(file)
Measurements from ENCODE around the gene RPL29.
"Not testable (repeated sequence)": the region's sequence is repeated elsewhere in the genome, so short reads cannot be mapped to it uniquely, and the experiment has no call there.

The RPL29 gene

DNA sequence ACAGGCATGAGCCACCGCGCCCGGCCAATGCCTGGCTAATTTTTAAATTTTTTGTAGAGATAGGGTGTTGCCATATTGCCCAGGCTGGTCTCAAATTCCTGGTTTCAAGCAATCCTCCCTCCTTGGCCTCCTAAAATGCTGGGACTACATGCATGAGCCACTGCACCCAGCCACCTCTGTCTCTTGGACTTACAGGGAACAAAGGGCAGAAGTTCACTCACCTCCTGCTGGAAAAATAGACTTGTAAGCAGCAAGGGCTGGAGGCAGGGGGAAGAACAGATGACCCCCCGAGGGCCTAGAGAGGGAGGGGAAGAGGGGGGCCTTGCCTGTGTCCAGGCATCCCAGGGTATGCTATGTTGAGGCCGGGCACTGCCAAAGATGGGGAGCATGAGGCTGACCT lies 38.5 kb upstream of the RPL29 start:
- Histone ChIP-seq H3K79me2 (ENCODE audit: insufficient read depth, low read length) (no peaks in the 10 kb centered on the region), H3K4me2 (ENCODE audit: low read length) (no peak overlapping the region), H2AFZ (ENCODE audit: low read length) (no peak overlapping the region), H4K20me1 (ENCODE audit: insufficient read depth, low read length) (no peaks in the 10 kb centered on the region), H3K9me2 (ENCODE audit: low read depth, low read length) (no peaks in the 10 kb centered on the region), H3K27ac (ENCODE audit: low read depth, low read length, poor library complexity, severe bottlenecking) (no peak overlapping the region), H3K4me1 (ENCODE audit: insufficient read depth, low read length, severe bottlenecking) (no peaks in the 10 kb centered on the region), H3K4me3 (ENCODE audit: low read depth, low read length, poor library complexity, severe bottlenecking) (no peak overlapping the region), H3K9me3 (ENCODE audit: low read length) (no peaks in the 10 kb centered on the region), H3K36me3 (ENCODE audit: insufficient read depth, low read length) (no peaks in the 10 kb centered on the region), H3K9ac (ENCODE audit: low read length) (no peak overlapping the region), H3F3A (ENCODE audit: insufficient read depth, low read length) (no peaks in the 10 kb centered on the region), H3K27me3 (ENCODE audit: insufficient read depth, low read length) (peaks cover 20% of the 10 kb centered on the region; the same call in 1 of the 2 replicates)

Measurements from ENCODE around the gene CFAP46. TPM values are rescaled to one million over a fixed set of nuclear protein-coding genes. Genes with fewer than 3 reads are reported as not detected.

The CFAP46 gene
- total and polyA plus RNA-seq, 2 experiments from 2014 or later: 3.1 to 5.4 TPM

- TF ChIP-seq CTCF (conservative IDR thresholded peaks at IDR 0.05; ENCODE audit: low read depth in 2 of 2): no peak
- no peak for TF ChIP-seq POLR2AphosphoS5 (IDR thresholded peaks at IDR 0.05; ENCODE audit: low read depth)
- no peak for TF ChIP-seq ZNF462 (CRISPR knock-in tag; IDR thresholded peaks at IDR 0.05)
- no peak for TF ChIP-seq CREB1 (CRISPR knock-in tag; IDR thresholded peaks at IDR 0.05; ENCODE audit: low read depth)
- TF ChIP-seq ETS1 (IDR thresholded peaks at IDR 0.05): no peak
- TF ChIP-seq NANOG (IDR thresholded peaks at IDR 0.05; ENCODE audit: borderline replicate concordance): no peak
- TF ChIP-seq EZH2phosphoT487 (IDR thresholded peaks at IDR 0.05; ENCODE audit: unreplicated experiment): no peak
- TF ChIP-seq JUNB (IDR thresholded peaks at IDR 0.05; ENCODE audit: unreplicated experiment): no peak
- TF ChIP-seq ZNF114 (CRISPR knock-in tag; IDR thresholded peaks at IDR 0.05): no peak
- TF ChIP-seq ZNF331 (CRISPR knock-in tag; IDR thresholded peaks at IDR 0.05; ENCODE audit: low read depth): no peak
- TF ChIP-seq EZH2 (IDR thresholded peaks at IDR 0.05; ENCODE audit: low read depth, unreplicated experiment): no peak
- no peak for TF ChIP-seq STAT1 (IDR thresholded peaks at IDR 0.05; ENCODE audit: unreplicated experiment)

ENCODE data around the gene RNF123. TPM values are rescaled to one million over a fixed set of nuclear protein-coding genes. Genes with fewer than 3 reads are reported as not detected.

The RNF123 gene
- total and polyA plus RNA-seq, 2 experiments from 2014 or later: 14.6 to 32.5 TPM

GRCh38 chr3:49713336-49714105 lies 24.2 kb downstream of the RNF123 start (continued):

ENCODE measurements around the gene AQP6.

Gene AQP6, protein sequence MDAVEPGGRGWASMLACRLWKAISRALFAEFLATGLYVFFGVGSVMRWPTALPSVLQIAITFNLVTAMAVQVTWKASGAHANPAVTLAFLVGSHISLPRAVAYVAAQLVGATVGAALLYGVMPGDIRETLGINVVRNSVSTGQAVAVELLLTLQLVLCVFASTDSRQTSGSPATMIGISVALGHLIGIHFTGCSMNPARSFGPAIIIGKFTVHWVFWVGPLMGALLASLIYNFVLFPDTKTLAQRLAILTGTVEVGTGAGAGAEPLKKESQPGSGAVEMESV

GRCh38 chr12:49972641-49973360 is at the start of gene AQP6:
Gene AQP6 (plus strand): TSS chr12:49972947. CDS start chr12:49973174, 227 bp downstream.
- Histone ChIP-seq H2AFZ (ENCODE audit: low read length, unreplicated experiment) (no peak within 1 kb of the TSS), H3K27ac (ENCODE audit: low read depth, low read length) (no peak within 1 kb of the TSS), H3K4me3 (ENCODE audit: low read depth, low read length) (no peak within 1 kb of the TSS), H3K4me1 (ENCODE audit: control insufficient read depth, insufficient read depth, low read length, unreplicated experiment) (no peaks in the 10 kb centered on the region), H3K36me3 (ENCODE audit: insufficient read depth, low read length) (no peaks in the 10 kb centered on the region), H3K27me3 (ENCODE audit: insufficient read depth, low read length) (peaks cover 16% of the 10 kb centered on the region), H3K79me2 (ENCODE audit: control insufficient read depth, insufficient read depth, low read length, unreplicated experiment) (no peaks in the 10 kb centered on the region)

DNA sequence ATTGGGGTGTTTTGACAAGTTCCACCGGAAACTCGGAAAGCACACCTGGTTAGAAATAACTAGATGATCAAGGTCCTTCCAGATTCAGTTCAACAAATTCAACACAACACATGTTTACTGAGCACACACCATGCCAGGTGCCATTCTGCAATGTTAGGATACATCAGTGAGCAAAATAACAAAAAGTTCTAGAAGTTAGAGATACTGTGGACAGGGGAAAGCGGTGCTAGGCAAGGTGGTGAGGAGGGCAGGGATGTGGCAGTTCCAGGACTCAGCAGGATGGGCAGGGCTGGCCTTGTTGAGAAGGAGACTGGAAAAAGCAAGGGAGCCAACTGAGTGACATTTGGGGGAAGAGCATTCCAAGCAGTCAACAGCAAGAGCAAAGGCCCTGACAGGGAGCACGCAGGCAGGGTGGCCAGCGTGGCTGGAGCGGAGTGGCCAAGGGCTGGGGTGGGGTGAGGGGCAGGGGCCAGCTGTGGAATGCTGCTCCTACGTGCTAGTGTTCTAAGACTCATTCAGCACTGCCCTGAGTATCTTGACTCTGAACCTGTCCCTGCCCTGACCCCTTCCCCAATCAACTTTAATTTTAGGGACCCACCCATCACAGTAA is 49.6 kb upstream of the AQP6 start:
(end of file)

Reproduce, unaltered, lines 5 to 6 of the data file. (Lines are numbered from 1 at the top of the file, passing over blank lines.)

- Histone ChIP-seq H3K79me2 (ENCODE audit: insufficient read depth, low read length) (no peaks in the 10 kb centered on the region), H3K4me2 (ENCODE audit: low read length) (no peak overlapping the region), H2AFZ (ENCODE audit: low read length) (no peak overlapping the region), H4K20me1 (ENCODE audit: insufficient read depth, low read length) (no peaks in the 10 kb centered on the region), H3K9me2 (ENCODE audit: low read depth, low read length) (no peaks in the 10 kb centered on the region), H3K27ac (ENCODE audit: low read depth, low read length, poor library complexity, severe bottlenecking) (no peak overlapping the region), H3K4me1 (ENCODE audit: insufficient read depth, low read length, severe bottlenecking) (no peaks in the 10 kb centered on the region), H3K4me3 (ENCODE audit: low read depth, low read length, poor library complexity, severe bottlenecking) (no peak overlapping the region), H3K9me3 (ENCODE audit: low read length) (no peaks in the 10 kb centered on the region), H3K36me3 (ENCODE audit: insufficient read depth, low read length) (no peaks in the 10 kb centered on the region), H3K9ac (ENCODE audit: low read length) (no peak overlapping the region), H3F3A (ENCODE audit: insufficient read depth, low read length) (no peaks in the 10 kb centered on the region), H3K27me3 (ENCODE audit: insufficient read depth, low read length) (peaks cover 20% of the 10 kb centered on the region; the same call in 1 of the 2 replicates)

Measurements from ENCODE around the gene CFAP46. TPM values are rescaled to one million over a fixed set of nuclear protein-coding genes. Genes with fewer than 3 reads are reported as not detected.